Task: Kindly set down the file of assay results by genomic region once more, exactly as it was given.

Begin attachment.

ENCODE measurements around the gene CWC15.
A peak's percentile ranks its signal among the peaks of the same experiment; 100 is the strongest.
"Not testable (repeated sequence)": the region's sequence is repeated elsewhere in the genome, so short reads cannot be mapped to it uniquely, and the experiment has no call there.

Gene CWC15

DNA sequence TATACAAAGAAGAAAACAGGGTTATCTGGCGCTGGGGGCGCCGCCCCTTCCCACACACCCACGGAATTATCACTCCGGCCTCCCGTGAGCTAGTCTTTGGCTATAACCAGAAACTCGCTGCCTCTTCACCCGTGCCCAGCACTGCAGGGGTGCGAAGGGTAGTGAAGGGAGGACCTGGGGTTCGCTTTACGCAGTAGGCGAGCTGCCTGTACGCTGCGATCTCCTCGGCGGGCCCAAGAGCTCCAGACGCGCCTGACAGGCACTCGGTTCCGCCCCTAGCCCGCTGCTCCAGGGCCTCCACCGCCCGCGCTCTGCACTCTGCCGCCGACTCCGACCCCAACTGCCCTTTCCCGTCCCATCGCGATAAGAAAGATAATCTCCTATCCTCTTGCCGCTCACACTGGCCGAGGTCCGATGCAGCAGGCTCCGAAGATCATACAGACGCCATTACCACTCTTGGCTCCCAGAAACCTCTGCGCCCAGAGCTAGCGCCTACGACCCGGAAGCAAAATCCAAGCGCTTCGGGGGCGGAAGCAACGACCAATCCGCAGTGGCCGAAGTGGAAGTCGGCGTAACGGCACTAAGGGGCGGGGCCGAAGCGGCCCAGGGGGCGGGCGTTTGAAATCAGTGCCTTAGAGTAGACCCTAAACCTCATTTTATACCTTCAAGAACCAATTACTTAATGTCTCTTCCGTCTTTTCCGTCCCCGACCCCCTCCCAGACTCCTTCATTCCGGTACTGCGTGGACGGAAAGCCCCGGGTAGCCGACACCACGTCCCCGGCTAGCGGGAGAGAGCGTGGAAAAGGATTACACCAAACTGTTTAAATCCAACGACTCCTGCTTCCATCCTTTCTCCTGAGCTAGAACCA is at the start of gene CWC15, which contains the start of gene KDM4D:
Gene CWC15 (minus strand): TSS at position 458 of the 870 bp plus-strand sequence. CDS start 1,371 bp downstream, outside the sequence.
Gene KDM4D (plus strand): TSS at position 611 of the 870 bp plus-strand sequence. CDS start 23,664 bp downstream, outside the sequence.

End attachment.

ENCODE measurements around the gene CWC15.
A peak's percentile ranks its signal among the peaks of the same experiment; 100 is the strongest.
"Not testable (repeated sequence)": the region's sequence is repeated elsewhere in the genome, so short reads cannot be mapped to it uniquely, and the experiment has no call there.

Gene CWC15

DNA sequence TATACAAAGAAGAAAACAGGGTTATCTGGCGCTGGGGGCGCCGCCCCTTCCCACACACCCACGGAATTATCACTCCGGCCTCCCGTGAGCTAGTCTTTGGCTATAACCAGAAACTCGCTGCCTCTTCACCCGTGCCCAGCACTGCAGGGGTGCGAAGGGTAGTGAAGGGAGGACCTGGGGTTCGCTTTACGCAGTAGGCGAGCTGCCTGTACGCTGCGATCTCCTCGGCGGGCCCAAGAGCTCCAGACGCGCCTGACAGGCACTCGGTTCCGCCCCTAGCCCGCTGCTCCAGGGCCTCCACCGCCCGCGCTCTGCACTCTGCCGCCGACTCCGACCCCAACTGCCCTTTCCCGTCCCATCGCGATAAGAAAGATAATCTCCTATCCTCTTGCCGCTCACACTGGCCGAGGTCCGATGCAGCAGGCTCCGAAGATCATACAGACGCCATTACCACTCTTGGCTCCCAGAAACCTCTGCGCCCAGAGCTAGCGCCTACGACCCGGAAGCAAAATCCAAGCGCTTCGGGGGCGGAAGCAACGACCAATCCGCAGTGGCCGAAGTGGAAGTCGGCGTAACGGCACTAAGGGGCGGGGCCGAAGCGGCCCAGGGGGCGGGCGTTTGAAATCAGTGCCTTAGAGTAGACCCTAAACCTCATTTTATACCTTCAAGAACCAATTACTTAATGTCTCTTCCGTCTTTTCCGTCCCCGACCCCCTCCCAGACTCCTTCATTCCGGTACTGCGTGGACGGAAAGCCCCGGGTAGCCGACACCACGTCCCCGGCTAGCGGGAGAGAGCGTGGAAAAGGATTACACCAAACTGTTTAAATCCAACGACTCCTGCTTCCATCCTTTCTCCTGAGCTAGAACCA is at the start of gene CWC15, which contains the start of gene KDM4D:
Gene CWC15 (minus strand): TSS at position 458 of the 870 bp plus-strand sequence. CDS start 1,371 bp downstream, outside the sequence.
Gene KDM4D (plus strand): TSS at position 611 of the 870 bp plus-strand sequence. CDS start 23,664 bp downstream, outside the sequence.